If politics were governed by a mathematical equation, Andrew Cuomo would be right where he wants to be.
Add up his actions on marriage equality, tax cuts and caps, gun control, school reform and other issues and divide by the number of policies, and you have someone who’s where political scientists say most of the country is: smack dab in the middle.
The only problem is that politics is governed instead by a “what have you done for me lately” mindset, with “lately” stretching back far beyond the agenda outlined in the governor’s State of the State speech Wednesday.
And it’s also governed by another reality: the “anti” faction is usually a lot more passionate than those who support something.
That means that for a governor thought to be pondering a White House run, zigzagging back and forth through the minefield of headline-grabbing issues may not be as strategically sound as it first appears.
It certainly won’t inspire leftists who believe, as Barry Goldwater might have put it were he a progressive, that moderation in pursuit of social justice is no virtue.
As one example, a coalition of labor, religious and other groups released a People’s State of the State even before Cuomo’s speech. It graded him like a bright student not working up to potential, saying for instance that he’s “not grasping basic concepts” of tax fairness and is “not working well with others” when it comes to taxing the wealthy to fund the pre-K education he called for.
But not to be outdone, the right-leaning Empire Center for New York State Policy dismissed Cuomo’s latest property-tax cut as too small to have any real impact, even as some business groups cheered.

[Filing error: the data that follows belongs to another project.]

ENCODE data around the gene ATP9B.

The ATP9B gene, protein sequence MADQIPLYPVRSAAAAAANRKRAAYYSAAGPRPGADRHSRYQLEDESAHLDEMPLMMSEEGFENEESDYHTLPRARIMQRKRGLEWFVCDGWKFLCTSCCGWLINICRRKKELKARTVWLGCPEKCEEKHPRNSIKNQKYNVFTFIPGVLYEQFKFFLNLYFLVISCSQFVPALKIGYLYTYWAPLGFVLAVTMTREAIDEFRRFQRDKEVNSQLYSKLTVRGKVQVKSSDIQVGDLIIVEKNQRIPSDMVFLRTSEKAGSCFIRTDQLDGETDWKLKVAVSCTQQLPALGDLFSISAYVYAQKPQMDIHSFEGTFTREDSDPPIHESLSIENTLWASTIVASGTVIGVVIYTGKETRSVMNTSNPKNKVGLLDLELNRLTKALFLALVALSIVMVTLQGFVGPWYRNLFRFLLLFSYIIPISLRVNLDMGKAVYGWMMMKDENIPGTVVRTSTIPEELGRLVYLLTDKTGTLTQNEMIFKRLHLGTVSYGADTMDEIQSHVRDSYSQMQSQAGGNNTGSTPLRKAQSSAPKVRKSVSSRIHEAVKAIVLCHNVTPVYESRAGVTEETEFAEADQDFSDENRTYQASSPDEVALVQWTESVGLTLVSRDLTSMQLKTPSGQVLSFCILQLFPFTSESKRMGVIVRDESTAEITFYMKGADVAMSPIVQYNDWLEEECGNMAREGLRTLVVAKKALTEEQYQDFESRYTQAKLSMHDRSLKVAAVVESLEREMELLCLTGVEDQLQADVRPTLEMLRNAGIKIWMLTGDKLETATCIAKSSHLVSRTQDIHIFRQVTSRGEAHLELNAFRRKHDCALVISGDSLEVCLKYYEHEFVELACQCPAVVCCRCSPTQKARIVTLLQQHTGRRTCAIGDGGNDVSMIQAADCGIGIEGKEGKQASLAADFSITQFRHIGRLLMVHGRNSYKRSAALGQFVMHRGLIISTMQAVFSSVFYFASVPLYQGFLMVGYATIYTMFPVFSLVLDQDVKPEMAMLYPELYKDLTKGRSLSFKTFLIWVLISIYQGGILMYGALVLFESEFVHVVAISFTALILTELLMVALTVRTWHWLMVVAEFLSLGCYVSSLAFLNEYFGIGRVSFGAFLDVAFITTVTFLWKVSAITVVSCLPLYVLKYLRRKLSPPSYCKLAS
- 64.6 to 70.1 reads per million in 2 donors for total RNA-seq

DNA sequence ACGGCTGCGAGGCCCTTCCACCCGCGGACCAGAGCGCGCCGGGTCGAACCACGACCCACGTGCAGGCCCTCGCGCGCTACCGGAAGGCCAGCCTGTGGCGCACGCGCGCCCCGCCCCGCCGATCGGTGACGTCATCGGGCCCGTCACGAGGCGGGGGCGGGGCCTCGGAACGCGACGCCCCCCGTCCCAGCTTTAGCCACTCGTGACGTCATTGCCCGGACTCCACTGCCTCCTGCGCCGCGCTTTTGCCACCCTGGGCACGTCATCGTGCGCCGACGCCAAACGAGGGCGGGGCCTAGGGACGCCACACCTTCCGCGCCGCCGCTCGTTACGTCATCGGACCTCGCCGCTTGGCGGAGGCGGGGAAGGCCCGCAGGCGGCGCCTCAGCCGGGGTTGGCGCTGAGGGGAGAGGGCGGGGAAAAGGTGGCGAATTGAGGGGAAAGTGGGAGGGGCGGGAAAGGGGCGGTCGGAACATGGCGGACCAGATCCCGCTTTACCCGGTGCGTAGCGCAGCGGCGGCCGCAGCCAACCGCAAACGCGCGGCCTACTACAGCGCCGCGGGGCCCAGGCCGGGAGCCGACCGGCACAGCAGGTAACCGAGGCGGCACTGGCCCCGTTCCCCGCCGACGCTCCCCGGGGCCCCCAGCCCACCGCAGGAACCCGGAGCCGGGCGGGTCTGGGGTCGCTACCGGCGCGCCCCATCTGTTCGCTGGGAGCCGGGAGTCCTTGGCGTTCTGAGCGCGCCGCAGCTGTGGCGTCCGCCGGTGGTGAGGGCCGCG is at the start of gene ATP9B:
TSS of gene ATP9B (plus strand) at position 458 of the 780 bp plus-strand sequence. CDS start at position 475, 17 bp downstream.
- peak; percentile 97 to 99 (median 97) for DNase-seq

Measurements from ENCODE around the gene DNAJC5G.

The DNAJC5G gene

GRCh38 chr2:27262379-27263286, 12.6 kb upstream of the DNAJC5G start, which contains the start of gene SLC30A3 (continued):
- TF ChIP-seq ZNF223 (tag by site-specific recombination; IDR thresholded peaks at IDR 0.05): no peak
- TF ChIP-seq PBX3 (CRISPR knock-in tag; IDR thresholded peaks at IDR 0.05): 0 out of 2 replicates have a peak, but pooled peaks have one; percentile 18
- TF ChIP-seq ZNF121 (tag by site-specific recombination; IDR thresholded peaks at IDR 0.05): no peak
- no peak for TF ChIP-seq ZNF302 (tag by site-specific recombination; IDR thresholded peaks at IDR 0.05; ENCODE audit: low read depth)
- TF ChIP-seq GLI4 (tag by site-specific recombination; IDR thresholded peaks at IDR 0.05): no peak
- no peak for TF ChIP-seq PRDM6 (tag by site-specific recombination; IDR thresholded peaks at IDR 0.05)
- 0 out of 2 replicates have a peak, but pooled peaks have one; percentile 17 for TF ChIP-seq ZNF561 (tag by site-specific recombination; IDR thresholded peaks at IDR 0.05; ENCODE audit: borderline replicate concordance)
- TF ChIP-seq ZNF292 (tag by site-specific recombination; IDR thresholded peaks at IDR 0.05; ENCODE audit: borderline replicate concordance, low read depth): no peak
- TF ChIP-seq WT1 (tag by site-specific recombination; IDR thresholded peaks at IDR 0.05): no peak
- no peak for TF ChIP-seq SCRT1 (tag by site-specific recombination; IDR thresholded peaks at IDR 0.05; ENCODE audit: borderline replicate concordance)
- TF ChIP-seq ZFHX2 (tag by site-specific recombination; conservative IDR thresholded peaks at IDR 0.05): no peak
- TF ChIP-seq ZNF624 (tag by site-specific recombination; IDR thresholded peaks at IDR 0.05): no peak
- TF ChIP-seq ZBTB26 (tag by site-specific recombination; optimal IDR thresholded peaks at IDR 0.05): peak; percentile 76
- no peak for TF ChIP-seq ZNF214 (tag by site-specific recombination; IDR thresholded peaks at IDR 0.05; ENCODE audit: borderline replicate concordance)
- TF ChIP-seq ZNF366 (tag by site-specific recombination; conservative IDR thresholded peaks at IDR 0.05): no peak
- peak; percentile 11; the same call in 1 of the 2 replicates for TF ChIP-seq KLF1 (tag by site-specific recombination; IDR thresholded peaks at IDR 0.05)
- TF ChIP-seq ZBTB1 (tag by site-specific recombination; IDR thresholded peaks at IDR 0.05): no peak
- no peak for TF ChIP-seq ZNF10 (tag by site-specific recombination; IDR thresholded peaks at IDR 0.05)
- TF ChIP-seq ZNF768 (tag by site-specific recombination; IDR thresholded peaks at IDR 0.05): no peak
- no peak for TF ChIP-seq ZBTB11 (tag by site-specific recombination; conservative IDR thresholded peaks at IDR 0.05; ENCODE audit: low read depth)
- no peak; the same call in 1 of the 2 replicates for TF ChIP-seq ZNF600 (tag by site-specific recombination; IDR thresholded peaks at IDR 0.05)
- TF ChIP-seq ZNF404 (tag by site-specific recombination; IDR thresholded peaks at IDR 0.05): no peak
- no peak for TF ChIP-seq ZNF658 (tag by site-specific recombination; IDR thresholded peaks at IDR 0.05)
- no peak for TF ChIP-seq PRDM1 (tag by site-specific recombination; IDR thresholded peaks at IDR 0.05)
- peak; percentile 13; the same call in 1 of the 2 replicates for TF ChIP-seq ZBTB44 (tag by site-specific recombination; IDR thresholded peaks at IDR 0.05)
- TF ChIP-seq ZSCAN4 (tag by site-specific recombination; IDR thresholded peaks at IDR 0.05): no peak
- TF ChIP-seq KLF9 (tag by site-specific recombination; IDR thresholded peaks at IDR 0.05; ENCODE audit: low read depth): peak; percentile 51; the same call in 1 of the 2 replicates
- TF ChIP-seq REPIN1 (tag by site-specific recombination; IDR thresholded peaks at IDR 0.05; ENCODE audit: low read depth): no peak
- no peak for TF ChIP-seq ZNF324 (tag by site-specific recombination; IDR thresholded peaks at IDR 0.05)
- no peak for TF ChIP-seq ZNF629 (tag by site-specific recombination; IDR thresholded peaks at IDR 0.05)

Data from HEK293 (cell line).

The result: There’s something for everyone to hate.
You could say the same when he called in one breath Wednesday for “one New York” and in another for trickle-down measures like eliminating upstate’s corporate tax and reducing the estate tax paid almost exclusively by the wealthy – taxes that could reduce inequities to create his one New York.
Similarly, he’s riling both advocates and critics of hydraulic fracturing by trying to wait until after Election Day to decide whether to allow the controversial drilling practice.
In each case, averaging the sentiments of both sides does not equate to being safely on middle ground.
In short, he’s spent three years doing things for both sides to love – and to hate – amid the reality that the haters typically yell the loudest.
Contrast that – as many already are – with the broad-based, coherent attack on inequality that propelled Bill de Blasio to mayor of New York City and Elizabeth Warren to the U.S. Senate. They inspire passionate opposition, but passionate support, as well.
Cuomo’s a la carte approach to politics is, in one sense, to be admired; it means he’s not easily pigeon-holed.
And as he runs for re-election this year – and possibly bigger things in 2016 – he surely will claim that his hop-scotching around the political spectrum paints him as the kind of independent leader that those in the center of a Balkanized nation crave.
But in creating so many targets for his own back, he also runs the risk of learning the hard way that the political middle is more than just the sum of its parts.